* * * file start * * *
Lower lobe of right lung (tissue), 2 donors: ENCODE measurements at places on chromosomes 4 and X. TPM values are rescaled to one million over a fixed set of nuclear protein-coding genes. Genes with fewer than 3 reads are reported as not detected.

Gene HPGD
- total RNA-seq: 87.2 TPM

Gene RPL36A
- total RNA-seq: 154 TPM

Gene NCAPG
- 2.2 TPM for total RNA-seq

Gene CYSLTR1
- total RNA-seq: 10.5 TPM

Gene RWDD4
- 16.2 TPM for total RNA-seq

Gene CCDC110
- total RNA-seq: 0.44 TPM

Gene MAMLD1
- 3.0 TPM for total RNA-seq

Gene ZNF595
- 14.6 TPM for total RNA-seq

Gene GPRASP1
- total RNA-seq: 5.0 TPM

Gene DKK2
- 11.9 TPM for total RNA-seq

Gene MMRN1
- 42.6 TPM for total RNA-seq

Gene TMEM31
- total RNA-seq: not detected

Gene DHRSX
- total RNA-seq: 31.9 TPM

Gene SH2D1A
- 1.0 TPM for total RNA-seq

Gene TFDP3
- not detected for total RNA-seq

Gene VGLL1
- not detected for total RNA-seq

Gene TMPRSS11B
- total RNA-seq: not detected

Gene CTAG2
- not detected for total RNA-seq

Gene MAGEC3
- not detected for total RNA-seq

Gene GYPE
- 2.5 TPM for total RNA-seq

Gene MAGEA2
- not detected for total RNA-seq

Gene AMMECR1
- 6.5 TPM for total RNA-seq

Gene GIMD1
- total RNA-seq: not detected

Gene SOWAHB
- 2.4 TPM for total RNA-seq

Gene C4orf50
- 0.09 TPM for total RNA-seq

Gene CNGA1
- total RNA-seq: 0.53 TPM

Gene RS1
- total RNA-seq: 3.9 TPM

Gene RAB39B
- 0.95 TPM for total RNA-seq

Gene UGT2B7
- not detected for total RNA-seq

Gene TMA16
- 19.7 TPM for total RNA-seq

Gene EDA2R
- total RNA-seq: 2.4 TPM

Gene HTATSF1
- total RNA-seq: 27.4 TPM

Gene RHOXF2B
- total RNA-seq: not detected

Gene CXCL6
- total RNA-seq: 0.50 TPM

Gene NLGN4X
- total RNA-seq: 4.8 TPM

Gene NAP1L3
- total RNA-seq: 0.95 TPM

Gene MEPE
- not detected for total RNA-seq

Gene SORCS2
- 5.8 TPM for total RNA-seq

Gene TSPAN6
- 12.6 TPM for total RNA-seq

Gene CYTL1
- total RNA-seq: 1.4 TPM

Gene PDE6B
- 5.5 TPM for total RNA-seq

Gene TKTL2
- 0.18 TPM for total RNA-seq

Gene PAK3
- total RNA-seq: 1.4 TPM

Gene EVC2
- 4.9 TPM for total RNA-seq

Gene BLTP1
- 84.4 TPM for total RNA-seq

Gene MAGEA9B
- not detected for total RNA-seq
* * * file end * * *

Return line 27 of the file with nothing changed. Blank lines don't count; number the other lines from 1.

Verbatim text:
- total RNA-seq: 31.9 TPM